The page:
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Utah County kids get free helmets to promote safety, prevent head injuries

By Jamie Lampros - Special to the Daily Herald | Jun 17, 2022

MARK JOHNSTON, Daily Herald file photo

Jansen Payne, 3, of Provo, has his helmet buckled by his father Keith Payne before the family joined a group of cyclists to take a ride from the courthouse in celebration of Bike to Work Day Tuesday, May 18, 2010.

LEHI — Dozens of Utah children received a free helmet this week from Intermountain Primary Children’s Hospital trauma and safety teams.

The free giveaway was aimed at preventing serious and potentially life-threatening injuries by urging children to wear helmets every time they get on a bike, dirt bike, skateboard or any other mode of transportation this summer.

“We often think of helmets as something to be worn riding bikes, which is true, but we also want kids to wear helmets when they ride scooters, dirt bikes, ATVs, roller blades, skateboards, hoverboards, even tricycles and balance bikes, to help them stay safe,” said Jessica Strong, community health director at Intermountain Primary Children’s Hospital. “Kids can be seriously injured, sometimes fatally, if they fall while riding. That’s why it’s critical they wear a helmet every ride, every time.”

Approximately 1,500 traumatic injuries involving children are treated at Intermountain Primary Children’s Hospital each year. Of those, about 40% are head injuries. The Intermountain West also has the fourth-highest traumatic brain injury hospitalization rate in the country for children.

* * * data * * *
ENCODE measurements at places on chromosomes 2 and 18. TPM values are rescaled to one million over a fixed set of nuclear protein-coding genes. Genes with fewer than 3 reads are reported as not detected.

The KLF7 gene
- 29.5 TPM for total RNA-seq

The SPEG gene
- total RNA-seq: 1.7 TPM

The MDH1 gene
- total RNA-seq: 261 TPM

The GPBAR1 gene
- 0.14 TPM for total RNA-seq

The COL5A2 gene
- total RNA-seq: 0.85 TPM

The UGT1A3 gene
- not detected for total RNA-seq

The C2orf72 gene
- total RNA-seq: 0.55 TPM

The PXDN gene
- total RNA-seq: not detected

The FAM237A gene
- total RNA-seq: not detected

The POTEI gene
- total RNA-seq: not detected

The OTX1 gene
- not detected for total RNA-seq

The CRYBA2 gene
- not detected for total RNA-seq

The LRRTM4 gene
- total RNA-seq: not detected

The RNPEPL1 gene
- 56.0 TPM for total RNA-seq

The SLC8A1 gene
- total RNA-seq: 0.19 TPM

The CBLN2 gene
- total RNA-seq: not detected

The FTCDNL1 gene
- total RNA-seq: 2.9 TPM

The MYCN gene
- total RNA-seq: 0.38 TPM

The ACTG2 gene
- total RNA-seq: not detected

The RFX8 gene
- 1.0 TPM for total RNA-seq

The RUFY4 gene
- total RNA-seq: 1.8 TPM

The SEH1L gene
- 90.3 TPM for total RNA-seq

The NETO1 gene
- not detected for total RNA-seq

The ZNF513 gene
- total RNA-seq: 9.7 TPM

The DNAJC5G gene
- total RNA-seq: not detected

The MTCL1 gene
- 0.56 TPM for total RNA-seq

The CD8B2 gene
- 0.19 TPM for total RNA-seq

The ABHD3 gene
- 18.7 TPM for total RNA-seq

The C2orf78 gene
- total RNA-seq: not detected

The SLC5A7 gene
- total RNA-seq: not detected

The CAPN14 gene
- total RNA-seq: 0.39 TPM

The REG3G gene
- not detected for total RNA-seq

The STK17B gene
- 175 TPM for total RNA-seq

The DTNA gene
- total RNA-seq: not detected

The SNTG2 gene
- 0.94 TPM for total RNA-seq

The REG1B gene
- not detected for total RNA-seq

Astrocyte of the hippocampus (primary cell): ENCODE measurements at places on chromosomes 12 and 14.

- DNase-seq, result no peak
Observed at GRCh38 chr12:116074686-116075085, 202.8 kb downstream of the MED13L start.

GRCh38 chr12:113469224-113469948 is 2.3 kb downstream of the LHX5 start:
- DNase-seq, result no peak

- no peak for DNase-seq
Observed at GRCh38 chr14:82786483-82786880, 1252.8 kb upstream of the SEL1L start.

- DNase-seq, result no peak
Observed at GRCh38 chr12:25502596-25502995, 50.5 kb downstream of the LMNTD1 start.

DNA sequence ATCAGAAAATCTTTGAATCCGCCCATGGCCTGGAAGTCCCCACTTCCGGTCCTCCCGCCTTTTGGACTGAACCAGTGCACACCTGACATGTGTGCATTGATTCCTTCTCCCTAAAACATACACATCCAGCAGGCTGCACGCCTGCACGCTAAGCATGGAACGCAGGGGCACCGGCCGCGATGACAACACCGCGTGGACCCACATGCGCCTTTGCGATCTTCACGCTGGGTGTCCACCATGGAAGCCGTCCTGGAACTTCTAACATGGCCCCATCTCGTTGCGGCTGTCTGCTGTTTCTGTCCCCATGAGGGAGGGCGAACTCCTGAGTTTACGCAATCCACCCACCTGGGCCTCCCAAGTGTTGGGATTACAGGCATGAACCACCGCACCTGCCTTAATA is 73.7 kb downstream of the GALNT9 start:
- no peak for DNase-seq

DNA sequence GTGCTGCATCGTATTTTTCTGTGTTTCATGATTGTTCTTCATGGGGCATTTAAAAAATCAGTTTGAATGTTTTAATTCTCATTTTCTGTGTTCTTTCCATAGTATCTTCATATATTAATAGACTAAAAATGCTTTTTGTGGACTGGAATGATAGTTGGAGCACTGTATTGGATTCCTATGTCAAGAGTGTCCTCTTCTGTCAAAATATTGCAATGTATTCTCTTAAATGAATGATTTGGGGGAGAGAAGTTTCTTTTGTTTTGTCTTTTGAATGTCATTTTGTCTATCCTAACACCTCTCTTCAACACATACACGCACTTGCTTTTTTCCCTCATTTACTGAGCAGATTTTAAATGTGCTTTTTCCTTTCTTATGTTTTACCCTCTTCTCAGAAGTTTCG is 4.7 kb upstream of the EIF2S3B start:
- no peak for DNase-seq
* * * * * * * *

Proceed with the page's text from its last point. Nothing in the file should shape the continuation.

According to the Utah Department of Public Safety, 477 Utahns were involved in bicycle crashes in 2020. Six of those crashes were fatal.

Strong said trauma accidents involving children rise during the summer months and typically peak in July. Some of the injuries could be prevented by wearing a helmet, she added.

“As a pediatric trauma surgeon, it’s heartbreaking to see a child come in with injuries that could have been prevented or made far less severe by wearing a helmet,” said Dr. Katie Russell, a physician at University of Utah Health and trauma medical director at Intermountain Primary Children’s Hospital. “The effects of traumatic brain injury can be devastating for kids and their families. That’s why it’s so important that families can get a good-fitting helmet and help their child put it on before every ride.”

Strong said kids outgrow helmets just like they outgrow clothes or shoes.

“Parents should check the fit of their child’s helmet before they ride. If they need a new helmet, parents don’t need to spend a lot of money,” she said. “Helmets are available in retail stores in a number of price ranges, and all have passed safety requirements to help kids have a safer ride.”

Parents should check the fit of their child’s helmet by following these guidelines:

  • The helmet fits snugly and sits level on the child’s head.
  • The helmet fits two finger widths above the child’s eyebrow
  • The side strap “V” shape fits just under the child’s ears.
  • One adult’s finger can fit between the child’s chin and the strap.

The helmets were handed out to families at the Lehi Skate Park near the construction site of the new Intermountain Primary Children’s Hospital Larry H. and Gail Miller Family Campus, which is expected to open in 2024. The hospital will have teams of specialists that include trauma services and a 19-bed emergency department for children who need care.

“We’re excited to offer these services to children closer to their communities,” said Lisa Palette, a registered nurse at the hospital. “We’d be even happier if kids could stay safe and out of the hospital by wearing helmets whenever they step onto a scooter, skateboard or any other ride.”


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